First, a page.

MONTREAL, Oct. 24 (UPI) -- Screening breast cancer patients for the prolactin receptor could minimize the need for invasive treatments, researchers found in a new study.
Patients with triple negative breast cancer often require more intensive surgery. However, researchers from McGill University in Canada say medical professionals may be able to avoid such methods by screening for prolactin.
"TNBC is the most aggressive type of breast cancer and it is very difficult to treat," Suhad Ali explained in a press release. "While prognosis and treatment options for breast cancer patients as a whole have improved in recent decades, this is not true for women who develop TNBC -- they still have limited options for targeted treatment strategies, often require invasive chemotherapy and have a poor prognosis."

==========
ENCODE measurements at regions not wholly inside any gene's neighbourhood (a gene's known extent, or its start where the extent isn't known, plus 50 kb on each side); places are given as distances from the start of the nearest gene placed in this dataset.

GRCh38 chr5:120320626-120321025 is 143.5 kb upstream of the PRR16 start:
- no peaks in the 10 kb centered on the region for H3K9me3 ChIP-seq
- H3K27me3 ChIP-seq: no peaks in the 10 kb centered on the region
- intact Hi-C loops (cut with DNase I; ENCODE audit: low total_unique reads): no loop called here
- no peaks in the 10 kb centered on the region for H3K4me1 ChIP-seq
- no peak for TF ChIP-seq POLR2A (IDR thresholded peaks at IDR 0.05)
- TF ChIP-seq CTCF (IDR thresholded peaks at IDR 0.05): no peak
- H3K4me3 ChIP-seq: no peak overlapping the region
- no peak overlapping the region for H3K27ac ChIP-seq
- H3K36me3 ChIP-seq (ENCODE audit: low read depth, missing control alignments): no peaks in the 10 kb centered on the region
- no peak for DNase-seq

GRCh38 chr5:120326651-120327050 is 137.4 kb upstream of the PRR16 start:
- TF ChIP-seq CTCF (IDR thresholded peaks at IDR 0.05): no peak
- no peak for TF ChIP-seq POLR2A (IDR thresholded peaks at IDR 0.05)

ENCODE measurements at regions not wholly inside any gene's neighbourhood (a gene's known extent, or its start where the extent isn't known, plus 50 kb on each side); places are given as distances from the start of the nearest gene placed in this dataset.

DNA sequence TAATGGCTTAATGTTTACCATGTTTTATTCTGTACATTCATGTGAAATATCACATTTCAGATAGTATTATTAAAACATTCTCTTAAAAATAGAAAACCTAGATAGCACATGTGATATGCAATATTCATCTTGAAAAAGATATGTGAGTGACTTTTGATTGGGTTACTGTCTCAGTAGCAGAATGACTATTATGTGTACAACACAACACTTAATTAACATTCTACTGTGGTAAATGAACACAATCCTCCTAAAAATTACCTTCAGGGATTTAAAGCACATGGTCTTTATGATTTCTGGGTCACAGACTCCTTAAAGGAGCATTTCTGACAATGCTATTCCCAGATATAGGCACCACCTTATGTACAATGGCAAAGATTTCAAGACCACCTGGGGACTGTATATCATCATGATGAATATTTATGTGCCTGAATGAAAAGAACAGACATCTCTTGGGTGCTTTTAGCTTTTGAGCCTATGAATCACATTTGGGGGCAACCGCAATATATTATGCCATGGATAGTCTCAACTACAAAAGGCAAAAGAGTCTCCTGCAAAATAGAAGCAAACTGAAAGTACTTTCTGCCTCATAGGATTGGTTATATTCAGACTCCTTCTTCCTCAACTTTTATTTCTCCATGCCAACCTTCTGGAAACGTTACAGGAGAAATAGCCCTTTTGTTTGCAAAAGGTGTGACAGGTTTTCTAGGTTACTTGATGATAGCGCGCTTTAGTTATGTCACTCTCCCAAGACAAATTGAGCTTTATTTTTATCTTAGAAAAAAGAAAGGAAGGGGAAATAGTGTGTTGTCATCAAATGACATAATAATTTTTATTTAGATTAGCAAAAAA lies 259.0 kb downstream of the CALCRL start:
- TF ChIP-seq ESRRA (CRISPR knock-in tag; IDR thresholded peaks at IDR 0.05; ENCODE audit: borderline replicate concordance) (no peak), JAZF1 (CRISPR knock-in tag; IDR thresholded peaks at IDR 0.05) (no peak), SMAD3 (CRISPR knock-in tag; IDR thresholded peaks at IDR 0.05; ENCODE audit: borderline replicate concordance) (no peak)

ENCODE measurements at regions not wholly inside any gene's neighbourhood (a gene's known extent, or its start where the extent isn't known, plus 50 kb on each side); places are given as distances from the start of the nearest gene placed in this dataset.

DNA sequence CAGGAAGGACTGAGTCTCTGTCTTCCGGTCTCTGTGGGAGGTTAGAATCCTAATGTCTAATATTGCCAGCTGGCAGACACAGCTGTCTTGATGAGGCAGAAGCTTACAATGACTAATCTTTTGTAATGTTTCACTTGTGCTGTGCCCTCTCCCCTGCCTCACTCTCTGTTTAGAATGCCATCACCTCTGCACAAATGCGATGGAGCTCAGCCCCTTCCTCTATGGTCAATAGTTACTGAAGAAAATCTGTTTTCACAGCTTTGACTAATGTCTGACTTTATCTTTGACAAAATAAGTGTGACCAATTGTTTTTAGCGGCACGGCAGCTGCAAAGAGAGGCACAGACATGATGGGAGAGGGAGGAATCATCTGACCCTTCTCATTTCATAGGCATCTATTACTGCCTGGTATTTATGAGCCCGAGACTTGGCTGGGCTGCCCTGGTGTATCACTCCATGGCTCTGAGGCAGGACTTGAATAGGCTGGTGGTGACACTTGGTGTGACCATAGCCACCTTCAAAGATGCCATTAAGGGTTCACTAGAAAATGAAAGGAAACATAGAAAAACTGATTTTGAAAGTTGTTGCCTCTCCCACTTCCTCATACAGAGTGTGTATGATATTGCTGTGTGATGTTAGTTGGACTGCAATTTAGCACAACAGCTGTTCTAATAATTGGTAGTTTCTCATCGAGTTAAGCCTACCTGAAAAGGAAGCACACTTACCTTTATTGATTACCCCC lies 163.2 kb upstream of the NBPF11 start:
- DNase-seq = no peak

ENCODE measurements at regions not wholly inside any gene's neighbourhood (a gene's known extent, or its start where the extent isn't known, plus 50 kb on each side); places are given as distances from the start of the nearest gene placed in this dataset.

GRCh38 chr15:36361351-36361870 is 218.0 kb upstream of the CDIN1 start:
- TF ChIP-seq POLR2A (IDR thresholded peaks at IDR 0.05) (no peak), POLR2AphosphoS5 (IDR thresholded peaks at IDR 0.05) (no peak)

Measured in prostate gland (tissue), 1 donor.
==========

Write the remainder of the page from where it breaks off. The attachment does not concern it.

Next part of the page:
During the research, scientists analyzed a database of 580 women with triple negative breast cancer, and found survival was prolonged in patients who expressed the prolactin receptor. The research team concluded the receptor is capable of reducing the aggressive behavior of cancerous cells by restraining their ability to divide and form new tumors. Their results were published in the journal Scientific Reports-Nature.
The study's authors also used a preclinical animal model, and observed more aggressive and invasive cancer behavior when the prolactin receptors were not present.
"The results suggest that screening for the prolactin receptor could indicate which patients might benefit from prolactin treatment as a single agent, or in combination with less aggressive chemotherapy," Ali explained. "We think this could be a revolutionary path to developing new treatments for breast cancer."